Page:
The trip wasn’t exactly all smiles and laughs. Reality sank in as we began to learn more about the kids. Children, who had to witness their birth parents being burned to death, and new children at little flock who didn’t fully understand why they are even there yet. There was a point in my trip where I became overwhelmed with the brokenness of it all. Everyday I taught volleyball to the kids, we even built a new court, one of the boys in particular, fell in love with the sport, and he was rapidly improving. However, I soon came to the realization that Kumerasin will never wear the jersey, he’ll never experience the “big win”,  he’ll never have a team huddle, or the memories collected during team bonding events. All the things I took for-granted my whole life, he will never experience. I remember crying out one night, because it’s just not fair, my life is significantly easier simply because I was born in a different place.

I dwelled in this feeling of brokenness for a couple days, then I went back to my journal entry from day one, where I was reminded of Manoj, I went back to the time I experienced a sort of joy I have never taken part in before. And I realized, these kids, they get it. That doesn’t take away from the tragedy or the brokenness of it all, but God has renewed their joy, and their hope. They have a family at little flock, united in love. They definitely don’t have the best of everything, but they make the most of everything that comes along their way. I was blessed to be welcomed into their family.

I tell you the truth my friends: God takes broken situations, and turns them into beautiful master pieces. If I learned anything it is that God is sovereign, and even in the darkest, most tragic situations, He is working, He is breathing hope into the lives of the hopeless.

Little flock you will always have a special place in my heart. I have been home for two months and I can say the same as Cartick. I am home, but my mind, and my heart are at little flock. 

Peace and blessings,

Jordon Friend

The Hope of a Sovereign God

The Gay and The Afraid

I scroll through my news feed and my heart is broken. What a joyous day for America. Yet, the feelings inside of me are torn for two communities I care deeply for. As my heart longs for these communities to live in unison, the reality sinks in as I continue to scroll. Many of my straight fellow brothers and sisters in Christ responded with words nothing short of hate, judgment, and ignorance. And not even just to the gay community, or the gay Christian community (YES GAY CHRISTIANS EXIST) but to each other.

I have no doubt the heart of God is breaking at the division within His church.

My thoughts:

1) What you call truth and love, I call homophobia.

I have a girlfriend who posted a generic “love wins” picture on Instagram, and a fellow  brother in Christ responded with something along the lines of “I thought you were Christian? Don’t claim what you contradict.” I could imagine him fuming with a self righteous anger. I believe that in his hateful words and in judging someone’s personal relationship with God, he thought he was speaking truth, loving in a tough way and standing true to his convictions. In actuality, he is a scared self righteous heretic, who is calling his homophobia “love”. The love he possesses is a human love, one that cares more about his own comfort than someone else’s humanity.

In a situation where straight Christians are negating another straight Christian’s faith because they are supporting their LGBT brothers and sisters, here’s what I have to say. If you are sinless, if you have NEVER “shamed” your faith, then cast that stone of shame. But if you have, (which you have) you’re a broken imperfect human being who is in need of a perfect savior: you should put down your stone, and walk away.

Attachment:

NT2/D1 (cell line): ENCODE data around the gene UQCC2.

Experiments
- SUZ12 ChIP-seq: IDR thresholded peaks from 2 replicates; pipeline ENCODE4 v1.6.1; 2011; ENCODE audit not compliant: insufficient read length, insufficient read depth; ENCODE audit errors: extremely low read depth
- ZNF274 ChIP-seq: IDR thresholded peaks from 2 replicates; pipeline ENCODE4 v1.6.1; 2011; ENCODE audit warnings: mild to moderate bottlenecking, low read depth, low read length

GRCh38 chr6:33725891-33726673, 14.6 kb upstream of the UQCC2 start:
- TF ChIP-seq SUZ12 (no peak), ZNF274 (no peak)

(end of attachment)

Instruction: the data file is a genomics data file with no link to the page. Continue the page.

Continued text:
Fellow beloved. The “truth” you speak of, your convictions, if partnered with the rest of the book you love to quote so flippantly and out of context, should compel you to love in a way that is relentless. Let me remind you, Jesus loved sinners, sat with the low of the land, knowing that when it got difficult, when following Him seemed crazy, they would likely turn away. Yes, Jesus loved them, associated himself with them, ate with them, and then died for them knowing not all of them would turn from their sinful ways and be followers of Him.

In the same way, you should love the gay community. Period. Whether they decide to marry or not, you should love them. Indeed, I believe Jesus is calling you to love the gay community. Not to shove your hateful words down their throats. To actually love them just as they are, right where they are, for who they are. Because they are His.

2) You will never look into the eyes of a person who Jesus did not die for.

Behind every idea you have about sexuality, behind every “conviction” and perception, behind everything you say, and behind every broad statement about every single gay ever, there is an individual, a human being. A human being that JESUS DIED FOR. And, yes, Jesus died for them knowing that June 26th, 2015  would be the legalization of gay marriage. Not only that, I believe he is in constant pursuit of them. So if Jesus would die for them, I’m sure you can live in community with them.

3) Jesus wants His people to choose Him.

Jesus doesn’t want you to force every one to believe what you believe. If he wanted that, he would just make that happen. He is the God of the universe. He wants people to come to a place in their lives where they choose above all else that they want to commit their lives to Christ. Once they make that decision, they are to work out their own faith with God, with fear and trembling. God, in his infinite love for humanity, wants his people to choose him. While so many Christians, in their fear, want every one to agree with them.

In closing I want to say this. You never know what the person right in front of you is dealing with. God calls you to love the person right in front of you. At your home, at small group, on the side of the road. And if you spout out hateful things about homosexuality, you never know who is dealing with that in their own life. Perhaps it’s someone you love, and when you make one of your homophobic remarks, you close a door to love someone in front of you. So be thoughtful, be prayerful. Love relentlessly, and live a life that is worthy of the calling He has for you.

Peace and blessings fellow beloved children of God

Jordon

The Gay and The Afraid